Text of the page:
Not so very long ago there lived a pilot whose name was Bipou. He was very poor and he lived all alone in a small house in a small village; but he was happy.
The only thing that bothered him was mice; his house was infested with mice. Now Bipou thought nothing at all of mice, because they lived even further below the ground than nonflyers. And the mice multiplied and multiplied until there came a time when he could stand it no longer.
“This is too much,” Bipou said, and he laughed and went out into the village and bought some mousetraps and some smoked cheese and a lot of glue.
When he got home, he put the glue on the underneath of the mousetraps and he stuck them to the ceiling. Then he baited them carefully with pieces of smoked cheese and set them to go off.
That night when the mice came out of their holes and saw the mousetraps, they began laughing fit to burst. They walked around on the floor, nudging each other and pointing up at the ceiling and giggling. After all, it was so silly, mousetraps on the ceiling.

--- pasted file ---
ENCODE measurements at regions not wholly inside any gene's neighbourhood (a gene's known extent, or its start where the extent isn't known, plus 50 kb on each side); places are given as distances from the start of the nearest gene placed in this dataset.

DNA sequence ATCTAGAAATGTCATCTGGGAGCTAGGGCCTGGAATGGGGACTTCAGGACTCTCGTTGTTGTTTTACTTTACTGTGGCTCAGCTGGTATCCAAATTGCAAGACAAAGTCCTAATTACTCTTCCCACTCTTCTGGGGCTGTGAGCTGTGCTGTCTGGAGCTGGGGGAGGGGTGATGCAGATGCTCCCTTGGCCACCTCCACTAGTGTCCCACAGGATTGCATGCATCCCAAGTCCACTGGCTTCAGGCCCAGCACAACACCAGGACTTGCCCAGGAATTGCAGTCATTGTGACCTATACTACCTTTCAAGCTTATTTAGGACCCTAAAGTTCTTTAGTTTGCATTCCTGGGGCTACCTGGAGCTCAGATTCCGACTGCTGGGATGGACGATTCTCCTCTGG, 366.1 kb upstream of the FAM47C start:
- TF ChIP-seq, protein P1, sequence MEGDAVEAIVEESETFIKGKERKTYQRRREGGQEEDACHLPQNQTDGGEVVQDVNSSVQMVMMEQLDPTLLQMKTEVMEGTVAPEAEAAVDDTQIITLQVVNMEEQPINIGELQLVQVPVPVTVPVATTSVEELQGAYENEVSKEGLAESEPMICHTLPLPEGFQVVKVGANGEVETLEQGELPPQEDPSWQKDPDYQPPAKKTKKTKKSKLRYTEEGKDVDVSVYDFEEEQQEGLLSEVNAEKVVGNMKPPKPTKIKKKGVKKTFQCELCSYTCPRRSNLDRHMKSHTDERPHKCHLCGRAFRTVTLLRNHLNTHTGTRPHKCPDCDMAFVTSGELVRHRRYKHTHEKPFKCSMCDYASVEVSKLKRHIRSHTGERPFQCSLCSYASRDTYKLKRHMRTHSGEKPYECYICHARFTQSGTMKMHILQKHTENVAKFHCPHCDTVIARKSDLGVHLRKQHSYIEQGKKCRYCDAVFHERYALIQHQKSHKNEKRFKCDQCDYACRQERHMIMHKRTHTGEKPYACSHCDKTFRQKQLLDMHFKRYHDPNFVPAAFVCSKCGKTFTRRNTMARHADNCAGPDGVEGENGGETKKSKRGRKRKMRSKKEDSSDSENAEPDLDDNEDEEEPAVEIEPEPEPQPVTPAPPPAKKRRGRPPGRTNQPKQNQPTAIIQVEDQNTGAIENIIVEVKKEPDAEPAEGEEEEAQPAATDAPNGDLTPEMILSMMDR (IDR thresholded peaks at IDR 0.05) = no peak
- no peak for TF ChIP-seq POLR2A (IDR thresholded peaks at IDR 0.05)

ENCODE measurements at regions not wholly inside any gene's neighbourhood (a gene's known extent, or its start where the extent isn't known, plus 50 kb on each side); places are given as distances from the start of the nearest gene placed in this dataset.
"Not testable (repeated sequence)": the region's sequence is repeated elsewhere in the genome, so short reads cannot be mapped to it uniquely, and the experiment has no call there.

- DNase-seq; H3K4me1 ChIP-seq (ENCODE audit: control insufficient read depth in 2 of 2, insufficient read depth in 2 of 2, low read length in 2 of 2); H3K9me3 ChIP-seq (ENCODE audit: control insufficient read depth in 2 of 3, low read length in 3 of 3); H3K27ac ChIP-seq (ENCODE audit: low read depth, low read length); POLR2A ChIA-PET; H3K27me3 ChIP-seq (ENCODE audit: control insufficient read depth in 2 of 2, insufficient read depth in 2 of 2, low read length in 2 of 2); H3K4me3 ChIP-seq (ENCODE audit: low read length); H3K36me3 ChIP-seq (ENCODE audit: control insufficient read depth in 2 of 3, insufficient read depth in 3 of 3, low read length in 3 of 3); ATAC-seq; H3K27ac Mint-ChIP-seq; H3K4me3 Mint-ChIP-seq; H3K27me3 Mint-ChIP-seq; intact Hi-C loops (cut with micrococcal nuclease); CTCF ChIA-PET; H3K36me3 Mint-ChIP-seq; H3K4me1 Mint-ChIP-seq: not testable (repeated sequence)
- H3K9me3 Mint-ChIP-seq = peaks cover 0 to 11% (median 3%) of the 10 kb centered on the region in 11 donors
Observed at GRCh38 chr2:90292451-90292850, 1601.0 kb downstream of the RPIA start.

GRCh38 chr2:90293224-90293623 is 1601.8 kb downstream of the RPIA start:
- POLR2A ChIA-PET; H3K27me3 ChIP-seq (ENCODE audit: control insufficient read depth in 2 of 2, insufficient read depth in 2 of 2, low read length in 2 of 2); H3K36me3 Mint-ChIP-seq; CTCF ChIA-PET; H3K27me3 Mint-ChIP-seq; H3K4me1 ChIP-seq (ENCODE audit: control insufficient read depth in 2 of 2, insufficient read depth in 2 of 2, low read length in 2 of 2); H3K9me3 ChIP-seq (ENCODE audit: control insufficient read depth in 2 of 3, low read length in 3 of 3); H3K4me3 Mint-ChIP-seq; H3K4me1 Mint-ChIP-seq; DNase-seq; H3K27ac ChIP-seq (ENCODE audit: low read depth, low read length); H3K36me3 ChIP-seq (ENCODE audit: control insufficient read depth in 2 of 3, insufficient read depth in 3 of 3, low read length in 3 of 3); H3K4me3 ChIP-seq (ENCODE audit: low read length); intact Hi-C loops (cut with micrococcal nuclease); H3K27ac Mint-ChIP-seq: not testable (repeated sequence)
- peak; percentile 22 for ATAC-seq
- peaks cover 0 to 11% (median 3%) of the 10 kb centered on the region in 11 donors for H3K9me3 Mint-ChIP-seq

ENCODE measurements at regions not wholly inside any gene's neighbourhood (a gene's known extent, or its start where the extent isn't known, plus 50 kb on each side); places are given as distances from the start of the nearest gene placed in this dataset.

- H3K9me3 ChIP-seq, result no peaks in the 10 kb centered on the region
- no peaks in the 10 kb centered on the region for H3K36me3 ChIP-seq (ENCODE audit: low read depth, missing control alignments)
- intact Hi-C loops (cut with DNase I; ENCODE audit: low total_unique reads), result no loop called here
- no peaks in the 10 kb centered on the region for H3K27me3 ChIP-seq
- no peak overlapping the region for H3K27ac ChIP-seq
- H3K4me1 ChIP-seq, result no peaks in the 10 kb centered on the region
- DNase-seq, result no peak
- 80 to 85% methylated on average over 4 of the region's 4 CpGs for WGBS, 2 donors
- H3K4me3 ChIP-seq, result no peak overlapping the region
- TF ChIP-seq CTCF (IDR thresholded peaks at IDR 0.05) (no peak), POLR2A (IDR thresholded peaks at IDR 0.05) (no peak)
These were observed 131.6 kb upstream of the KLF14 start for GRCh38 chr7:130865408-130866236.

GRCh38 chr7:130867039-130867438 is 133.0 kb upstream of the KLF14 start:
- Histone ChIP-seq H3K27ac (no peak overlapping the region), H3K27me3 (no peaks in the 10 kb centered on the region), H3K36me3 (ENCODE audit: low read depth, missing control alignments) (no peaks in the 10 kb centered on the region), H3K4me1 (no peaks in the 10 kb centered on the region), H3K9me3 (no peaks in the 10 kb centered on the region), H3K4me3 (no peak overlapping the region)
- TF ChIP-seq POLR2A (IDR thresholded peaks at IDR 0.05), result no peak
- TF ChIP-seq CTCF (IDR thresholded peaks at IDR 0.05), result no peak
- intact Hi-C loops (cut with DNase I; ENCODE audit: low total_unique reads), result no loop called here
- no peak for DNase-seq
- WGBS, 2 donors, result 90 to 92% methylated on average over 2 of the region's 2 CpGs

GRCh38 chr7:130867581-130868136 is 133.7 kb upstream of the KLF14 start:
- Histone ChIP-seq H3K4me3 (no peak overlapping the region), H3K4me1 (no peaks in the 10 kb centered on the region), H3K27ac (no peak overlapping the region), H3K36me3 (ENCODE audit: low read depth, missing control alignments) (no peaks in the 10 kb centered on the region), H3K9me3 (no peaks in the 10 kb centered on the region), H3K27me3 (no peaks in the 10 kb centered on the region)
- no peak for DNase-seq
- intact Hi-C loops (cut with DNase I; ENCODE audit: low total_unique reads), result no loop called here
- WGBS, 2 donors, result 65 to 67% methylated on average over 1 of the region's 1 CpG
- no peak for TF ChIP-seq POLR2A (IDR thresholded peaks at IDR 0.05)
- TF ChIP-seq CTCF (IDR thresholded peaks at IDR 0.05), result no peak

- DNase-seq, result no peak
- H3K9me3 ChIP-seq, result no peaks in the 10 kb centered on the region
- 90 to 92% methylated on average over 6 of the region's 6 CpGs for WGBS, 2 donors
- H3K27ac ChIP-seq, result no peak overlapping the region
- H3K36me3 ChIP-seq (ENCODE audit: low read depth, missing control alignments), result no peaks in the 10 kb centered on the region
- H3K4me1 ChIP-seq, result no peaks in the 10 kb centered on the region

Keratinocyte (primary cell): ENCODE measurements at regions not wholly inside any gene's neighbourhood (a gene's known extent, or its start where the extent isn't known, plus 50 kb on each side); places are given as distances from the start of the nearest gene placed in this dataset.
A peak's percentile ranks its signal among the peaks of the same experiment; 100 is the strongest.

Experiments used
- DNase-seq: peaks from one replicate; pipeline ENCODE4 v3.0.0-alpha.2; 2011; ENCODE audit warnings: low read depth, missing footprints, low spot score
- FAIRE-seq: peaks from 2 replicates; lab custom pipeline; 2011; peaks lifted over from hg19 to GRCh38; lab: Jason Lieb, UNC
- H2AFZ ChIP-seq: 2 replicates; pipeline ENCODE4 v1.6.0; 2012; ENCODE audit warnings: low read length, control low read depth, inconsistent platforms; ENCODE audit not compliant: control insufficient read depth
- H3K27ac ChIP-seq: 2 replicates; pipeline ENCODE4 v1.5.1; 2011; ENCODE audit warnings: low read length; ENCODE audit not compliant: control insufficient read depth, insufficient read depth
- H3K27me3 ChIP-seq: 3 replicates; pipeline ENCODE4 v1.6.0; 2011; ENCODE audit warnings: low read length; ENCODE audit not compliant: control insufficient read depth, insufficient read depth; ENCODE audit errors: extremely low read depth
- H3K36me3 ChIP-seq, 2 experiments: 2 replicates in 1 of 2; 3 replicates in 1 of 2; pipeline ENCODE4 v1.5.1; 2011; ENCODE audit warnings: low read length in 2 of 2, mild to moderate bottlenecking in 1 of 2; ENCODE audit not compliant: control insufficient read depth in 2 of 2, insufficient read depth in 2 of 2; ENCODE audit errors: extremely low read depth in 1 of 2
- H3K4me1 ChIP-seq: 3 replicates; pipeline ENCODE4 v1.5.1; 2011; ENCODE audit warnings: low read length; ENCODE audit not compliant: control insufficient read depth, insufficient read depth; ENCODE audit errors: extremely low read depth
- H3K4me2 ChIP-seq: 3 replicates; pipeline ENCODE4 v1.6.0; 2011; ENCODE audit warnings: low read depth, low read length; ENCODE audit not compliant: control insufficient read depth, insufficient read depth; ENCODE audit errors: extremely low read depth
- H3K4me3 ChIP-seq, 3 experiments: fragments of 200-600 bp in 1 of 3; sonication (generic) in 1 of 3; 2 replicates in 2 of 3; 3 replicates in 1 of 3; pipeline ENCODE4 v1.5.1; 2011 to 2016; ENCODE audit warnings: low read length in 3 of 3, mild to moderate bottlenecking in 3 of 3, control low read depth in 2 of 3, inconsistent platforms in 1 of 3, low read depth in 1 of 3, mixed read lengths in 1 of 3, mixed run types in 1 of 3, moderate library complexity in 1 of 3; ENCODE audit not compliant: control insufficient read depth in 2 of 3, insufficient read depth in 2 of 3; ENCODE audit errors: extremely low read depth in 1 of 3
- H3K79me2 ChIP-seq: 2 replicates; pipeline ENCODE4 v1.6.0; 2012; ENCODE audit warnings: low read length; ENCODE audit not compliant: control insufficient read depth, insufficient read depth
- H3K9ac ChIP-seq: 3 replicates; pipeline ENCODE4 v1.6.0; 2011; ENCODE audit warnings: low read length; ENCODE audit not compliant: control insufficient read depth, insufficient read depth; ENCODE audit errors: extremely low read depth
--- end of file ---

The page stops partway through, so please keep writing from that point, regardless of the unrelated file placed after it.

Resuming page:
When Bipou came down the next morning and saw that there were no mice caught in the traps, he smiled but he didn’t say anything.
He took a chair and put glue on the bottom of its legs and stuck it upside down to the ceiling, near the mousetraps. He did the same with the table, the radio set, and the lamp. He even put a little carpet up there.
The next night when the mice came out of their holes they were still joking and laughing about what they had seen the night before. But when they looked up at the ceiling, they stopped laughing very suddenly. “Good gracious me!” said one. “ Look up there. There’s the floor!”
“Heavens above!” said another. “We must be standing on the ceiling!”
“I’m beginning to feel a little giddy,” said another.
“All the blood’s going to my head,” said another.
“This is awful,” said the oldest mouse of all. “This is awful. We must do something about this at once.”
“I’ve got it,” said a mouse who had a face like a politician and bushy eyebrows like Mr. John L. Lewis’s. “I know what we’ll do.” (He was a very clever mouse.) “We’ll all stand on our heads; then, at any rate, we’ll be the right way up.”
So they all stood on their heads, and after a long time, one by one, they died from a rush of blood to the brain.
When Bipou came down the next morning, the floor was covered with dead mice.
“ Ah-ha,” he said, and he clapped his hands. “Ahha. I knew they’d go for smoked cheese.”
The son of Norwegian parents, ROALD DAHL was educated in England and served as a fighter pilot in the RAF. His book Over to you will be published this autumn by Reynal and Hitchcock.